Itika (photo unavailable) is by far my best student. Though native to Tanganyika, she spent a large chunk of her life living in
But it’s her mastery of the second person plural that has made Itika my unabashed teacher’s pet.
So with no real reason to get make-believe extra credit, Itika went ahead and did what “that kid” we all remember from our days as 7th graders would do: she got it anyway, padding her lead like Steve Spurrier in the 4th quarter of a 70-3 drubbing of Florida International during his days in Gainesville.
“Excuse me Teecha, but isn’t the plural form of “you” supposed to be ‘y’all’?”
A third generation Texan on both sides of the family tree, my heart skipped a beat. My immediate first thought was obviously, “Itika,” but it just hadn’t sounded like her. I had to root out the culprit.
“Who said’ y’all’?” I snapped, abruptly, but not in a way that was rude to the teacher who I had just interrupted, Bwana Oola. There was no response. “Who said y’all?” I repeated, a little more eagerly this time around, eyes scanning the room.
Itika, tucked away in the corner, outside my line of sight, raised her hand.
I can’t say I was surprised.
“You’re right about that,” I said, initially looking her right in the eyes. “‘Y’all’ is what you say in real conversation, but it’s not proper English. It’s more like …” – What was that thing my neighbor Biti had taught me to say for "street Swahili?" I looked down at my shoelaces as I searched for the phrase, – “…Kingereza cha mtaa.”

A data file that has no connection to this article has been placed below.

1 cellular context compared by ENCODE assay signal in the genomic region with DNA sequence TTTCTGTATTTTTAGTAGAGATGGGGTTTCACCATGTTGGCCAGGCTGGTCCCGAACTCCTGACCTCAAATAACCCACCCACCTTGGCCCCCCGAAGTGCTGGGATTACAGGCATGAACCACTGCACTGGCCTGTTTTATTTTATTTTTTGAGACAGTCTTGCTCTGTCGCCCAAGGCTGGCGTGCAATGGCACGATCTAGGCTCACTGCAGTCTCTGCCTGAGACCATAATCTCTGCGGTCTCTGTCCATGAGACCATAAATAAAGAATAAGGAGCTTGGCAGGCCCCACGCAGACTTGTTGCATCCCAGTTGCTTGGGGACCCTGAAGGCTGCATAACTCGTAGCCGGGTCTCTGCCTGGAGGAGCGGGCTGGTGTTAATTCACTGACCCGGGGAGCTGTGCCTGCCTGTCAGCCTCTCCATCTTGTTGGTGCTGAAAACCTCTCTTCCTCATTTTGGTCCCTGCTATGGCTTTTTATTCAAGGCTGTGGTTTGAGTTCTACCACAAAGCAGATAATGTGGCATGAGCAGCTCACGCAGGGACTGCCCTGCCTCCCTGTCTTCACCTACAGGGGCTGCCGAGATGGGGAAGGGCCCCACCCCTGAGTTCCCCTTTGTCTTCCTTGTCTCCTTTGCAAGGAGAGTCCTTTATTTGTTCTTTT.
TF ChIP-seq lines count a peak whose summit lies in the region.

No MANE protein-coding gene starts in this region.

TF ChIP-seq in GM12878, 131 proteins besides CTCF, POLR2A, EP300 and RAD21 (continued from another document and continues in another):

Every single student started laughing. My periodic Kiswahili cha mtaa phrase-dropping gives me big time street cred as a Mzungu teacher with machizi waaaangu (the euphemism Nako 2 Nako, an Arusha-based Kiswahili hip hop group, has turned into the hippest alternative to “my friends” out there).
I was using this opportunity to address the entire class; Itika had brought up an extremely important distinction between ‘textbook English’ and ‘the way English is meant to be spoken.’ Or in case you don't habla inglés, she’d highlighted one example in the difference between textbook English and Kingereza cha mtaa.
“I didn’t want to confuse y’all with it earlier,” I said to the 20-something pairs of temporarily-inquisitive eyes, enunciating you know which word, “but Itika is correct.” As I went to the board to write down my point, I prayed: “Please, Mungu, let one of the kids staring at me actually be absorbing this right now.”